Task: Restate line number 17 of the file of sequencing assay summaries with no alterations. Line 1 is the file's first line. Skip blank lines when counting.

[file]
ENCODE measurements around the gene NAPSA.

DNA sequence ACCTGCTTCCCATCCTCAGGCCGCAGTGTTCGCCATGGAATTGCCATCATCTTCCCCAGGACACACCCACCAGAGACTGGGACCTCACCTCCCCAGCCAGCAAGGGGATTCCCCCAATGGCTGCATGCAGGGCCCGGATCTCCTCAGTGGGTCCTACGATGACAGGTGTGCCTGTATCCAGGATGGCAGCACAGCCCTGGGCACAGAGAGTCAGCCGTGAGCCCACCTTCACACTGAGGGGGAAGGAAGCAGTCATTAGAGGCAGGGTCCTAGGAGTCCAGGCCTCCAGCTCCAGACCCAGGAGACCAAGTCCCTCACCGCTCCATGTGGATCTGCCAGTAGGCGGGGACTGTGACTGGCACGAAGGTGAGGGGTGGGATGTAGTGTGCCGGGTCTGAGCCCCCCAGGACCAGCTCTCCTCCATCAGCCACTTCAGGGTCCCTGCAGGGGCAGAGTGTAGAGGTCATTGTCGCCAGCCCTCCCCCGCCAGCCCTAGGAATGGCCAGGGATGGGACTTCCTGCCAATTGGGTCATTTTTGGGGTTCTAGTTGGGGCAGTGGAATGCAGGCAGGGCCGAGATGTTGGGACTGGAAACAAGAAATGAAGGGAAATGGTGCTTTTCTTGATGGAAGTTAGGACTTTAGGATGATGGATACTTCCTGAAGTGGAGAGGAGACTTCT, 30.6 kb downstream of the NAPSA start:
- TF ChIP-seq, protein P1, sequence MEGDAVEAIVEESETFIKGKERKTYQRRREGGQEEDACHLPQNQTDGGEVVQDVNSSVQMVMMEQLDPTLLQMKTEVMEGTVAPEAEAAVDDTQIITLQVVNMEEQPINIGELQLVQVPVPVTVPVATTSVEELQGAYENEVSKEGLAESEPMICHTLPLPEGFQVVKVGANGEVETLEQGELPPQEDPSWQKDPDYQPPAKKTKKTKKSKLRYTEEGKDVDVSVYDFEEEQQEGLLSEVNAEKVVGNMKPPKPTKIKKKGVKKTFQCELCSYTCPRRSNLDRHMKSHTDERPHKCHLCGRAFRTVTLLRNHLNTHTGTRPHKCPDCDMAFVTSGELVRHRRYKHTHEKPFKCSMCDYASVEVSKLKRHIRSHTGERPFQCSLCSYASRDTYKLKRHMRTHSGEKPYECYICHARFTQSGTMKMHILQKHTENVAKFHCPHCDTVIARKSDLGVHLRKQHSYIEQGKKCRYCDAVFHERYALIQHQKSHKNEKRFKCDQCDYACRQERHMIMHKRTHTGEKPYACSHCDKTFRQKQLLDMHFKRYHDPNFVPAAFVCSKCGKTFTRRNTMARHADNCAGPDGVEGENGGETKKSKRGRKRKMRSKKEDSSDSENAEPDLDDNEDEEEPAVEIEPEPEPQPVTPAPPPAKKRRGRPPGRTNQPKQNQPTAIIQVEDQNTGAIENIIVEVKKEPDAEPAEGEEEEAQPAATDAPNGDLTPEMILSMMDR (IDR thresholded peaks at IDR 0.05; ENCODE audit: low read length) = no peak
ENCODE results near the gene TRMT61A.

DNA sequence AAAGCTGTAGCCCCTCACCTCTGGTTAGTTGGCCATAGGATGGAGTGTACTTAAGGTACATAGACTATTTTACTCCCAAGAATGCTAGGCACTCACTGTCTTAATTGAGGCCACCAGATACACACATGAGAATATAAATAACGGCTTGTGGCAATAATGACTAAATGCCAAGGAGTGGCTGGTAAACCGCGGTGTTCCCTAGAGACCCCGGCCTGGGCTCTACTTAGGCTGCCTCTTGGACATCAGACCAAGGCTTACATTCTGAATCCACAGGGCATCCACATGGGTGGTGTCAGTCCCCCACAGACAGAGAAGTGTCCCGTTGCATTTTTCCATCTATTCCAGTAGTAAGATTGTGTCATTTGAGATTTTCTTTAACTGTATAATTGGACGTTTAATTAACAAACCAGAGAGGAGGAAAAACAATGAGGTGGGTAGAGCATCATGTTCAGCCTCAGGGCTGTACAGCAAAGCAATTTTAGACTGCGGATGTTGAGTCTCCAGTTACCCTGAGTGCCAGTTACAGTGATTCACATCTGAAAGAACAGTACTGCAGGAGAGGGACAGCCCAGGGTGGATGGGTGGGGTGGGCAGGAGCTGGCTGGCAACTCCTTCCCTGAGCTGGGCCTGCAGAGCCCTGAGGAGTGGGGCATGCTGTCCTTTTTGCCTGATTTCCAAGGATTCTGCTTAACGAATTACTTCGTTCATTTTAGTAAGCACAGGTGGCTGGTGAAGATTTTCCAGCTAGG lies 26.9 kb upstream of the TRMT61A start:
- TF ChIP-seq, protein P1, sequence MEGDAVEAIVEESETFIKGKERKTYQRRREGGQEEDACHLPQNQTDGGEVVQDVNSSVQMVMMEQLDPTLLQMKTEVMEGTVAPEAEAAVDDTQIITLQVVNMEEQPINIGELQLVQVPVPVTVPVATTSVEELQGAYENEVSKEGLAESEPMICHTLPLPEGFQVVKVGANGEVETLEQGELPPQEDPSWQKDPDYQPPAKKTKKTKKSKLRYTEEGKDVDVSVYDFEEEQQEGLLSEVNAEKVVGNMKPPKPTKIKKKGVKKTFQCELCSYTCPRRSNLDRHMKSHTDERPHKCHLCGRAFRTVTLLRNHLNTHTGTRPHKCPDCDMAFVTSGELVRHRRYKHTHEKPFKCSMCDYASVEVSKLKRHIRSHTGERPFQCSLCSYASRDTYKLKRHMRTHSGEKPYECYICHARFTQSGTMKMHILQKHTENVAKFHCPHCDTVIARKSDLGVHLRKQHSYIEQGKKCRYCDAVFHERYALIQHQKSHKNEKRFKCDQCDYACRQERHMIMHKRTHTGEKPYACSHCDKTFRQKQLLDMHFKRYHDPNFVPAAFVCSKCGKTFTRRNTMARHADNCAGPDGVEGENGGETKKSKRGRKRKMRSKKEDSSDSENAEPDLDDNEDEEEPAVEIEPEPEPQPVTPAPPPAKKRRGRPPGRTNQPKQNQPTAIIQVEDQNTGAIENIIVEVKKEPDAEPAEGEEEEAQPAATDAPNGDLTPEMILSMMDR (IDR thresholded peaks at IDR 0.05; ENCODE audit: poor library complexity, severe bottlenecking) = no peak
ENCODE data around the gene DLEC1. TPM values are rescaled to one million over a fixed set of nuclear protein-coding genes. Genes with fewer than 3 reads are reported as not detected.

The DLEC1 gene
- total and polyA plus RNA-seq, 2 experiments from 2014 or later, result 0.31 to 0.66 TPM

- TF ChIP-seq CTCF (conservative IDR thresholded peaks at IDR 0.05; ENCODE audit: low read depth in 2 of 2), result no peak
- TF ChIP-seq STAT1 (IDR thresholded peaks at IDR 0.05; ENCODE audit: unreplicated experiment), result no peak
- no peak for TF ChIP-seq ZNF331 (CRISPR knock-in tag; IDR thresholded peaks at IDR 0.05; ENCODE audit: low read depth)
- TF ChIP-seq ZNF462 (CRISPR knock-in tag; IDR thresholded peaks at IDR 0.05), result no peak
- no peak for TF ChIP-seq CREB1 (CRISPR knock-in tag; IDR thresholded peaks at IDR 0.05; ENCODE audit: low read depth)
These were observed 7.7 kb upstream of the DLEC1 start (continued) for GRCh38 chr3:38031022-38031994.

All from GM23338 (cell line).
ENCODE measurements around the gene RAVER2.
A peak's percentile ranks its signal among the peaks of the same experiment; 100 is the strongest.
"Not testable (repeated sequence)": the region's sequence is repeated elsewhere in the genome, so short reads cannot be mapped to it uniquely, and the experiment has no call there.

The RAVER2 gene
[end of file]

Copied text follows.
ENCODE measurements around the gene RAVER2.